When I book I also book a car parking space (not available at all schemes), and then I walk from my car to the Shopmobility office using my rollator. When I pick up my Scooter, the scheme staff take care of my rollator until I get back from my shopping.
All the equipment has the office number printed on it, so if I ran into any problems, I could ring the office for help and advice. I’ve never had to do this, but it’s reassuring that help is on hand if I need it.
I then just enjoy my shopping trip, and when I return the scooter I pick up my rollator, walk the short distance to my car and head back home.
Many people arrive at the scheme via taxi. Other people will arrive by bus, managing the short walk from the bus stop to the Shopmobility office, and then using an aid for the rest of their trip.
Where can I find out more information?
The National Federation of Shopmobility (nfsuk.org) is a non-profit organisation, run by the British Healthcare Trades Association (BHTA). The NFSUK sets standards for Shopmobility schemes who are members of the Federation. If you have any complaints about any scheme, you can report your concerns to NFSUK.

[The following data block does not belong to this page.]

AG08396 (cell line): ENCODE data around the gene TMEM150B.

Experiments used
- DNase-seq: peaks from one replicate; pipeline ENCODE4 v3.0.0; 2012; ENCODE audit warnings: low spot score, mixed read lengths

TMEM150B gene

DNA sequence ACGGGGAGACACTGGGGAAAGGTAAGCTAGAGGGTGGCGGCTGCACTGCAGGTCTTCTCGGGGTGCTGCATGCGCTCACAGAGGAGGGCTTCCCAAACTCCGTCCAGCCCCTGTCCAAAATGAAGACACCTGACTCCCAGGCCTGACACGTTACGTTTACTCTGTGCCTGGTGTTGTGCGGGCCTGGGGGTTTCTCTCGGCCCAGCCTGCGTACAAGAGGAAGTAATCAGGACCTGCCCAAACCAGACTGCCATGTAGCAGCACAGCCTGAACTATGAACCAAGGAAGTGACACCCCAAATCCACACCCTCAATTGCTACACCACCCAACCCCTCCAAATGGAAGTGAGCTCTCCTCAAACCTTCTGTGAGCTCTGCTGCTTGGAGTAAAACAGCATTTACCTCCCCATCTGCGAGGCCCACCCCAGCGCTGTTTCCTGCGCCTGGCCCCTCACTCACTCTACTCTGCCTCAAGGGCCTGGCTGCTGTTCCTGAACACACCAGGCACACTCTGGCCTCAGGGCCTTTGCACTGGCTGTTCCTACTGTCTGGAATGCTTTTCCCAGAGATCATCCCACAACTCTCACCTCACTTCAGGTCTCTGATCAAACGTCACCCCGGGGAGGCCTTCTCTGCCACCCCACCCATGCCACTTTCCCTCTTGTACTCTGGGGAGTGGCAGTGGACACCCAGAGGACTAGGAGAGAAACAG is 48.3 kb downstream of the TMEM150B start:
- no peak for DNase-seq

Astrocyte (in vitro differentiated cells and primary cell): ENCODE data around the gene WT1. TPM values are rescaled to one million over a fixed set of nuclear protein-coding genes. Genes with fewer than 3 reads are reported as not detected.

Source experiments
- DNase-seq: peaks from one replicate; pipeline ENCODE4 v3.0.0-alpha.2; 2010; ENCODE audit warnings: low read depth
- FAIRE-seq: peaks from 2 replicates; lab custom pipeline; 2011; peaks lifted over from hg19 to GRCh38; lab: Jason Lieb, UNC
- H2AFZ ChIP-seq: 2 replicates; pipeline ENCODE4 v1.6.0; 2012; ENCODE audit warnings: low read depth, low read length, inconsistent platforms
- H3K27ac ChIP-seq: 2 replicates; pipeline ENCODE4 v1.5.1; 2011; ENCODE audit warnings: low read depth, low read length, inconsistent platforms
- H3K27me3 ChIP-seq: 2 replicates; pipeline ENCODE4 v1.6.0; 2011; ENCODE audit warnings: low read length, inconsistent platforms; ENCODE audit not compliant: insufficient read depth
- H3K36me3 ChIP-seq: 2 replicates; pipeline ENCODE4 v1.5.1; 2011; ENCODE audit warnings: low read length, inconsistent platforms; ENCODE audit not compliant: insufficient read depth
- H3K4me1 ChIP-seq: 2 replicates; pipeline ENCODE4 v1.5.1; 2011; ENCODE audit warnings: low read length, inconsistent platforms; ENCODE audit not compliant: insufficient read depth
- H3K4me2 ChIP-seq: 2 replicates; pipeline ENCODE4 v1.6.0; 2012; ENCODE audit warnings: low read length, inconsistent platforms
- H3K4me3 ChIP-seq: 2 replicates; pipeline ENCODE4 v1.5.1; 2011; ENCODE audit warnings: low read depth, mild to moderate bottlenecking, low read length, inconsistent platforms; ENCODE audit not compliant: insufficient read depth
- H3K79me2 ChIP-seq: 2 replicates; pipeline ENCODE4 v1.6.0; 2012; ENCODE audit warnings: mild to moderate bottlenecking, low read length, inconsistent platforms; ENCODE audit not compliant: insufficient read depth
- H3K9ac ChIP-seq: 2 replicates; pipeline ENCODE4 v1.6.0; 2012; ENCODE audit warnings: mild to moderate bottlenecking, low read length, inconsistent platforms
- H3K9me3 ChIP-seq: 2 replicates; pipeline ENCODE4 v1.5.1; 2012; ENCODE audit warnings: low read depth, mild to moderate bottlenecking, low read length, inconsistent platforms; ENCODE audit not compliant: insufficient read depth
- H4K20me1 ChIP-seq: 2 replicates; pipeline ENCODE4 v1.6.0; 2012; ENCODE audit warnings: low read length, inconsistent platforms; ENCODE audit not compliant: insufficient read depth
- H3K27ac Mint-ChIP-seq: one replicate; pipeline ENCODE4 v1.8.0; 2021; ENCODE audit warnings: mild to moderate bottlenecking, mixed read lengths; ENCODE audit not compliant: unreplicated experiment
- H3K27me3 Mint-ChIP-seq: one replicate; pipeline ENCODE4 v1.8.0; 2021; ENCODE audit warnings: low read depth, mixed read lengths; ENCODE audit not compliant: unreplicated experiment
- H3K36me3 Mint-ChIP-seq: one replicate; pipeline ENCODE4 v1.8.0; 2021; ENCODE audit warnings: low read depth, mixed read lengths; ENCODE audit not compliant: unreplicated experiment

NFSUK also supports scheme providers at home and abroad.
The Federation also provides information to members of the public. This is primarily about the availability of Shopmobility schemes, but also has a magazine, newsletter and information leaflets. You can access these through their website.
Contact the National Federation of Shopmobility via their website.
Telephone 01933 229644
The National Federation of Shopmobility
2-4 Meadow Close Ise Valley Industrial Estate
Shop Mobility www.shopmobility.org.uk gives information, news and advice on Shopmobility across the UK.
This covers the location of Shopmobility schemes, costs, and different types of equipment available.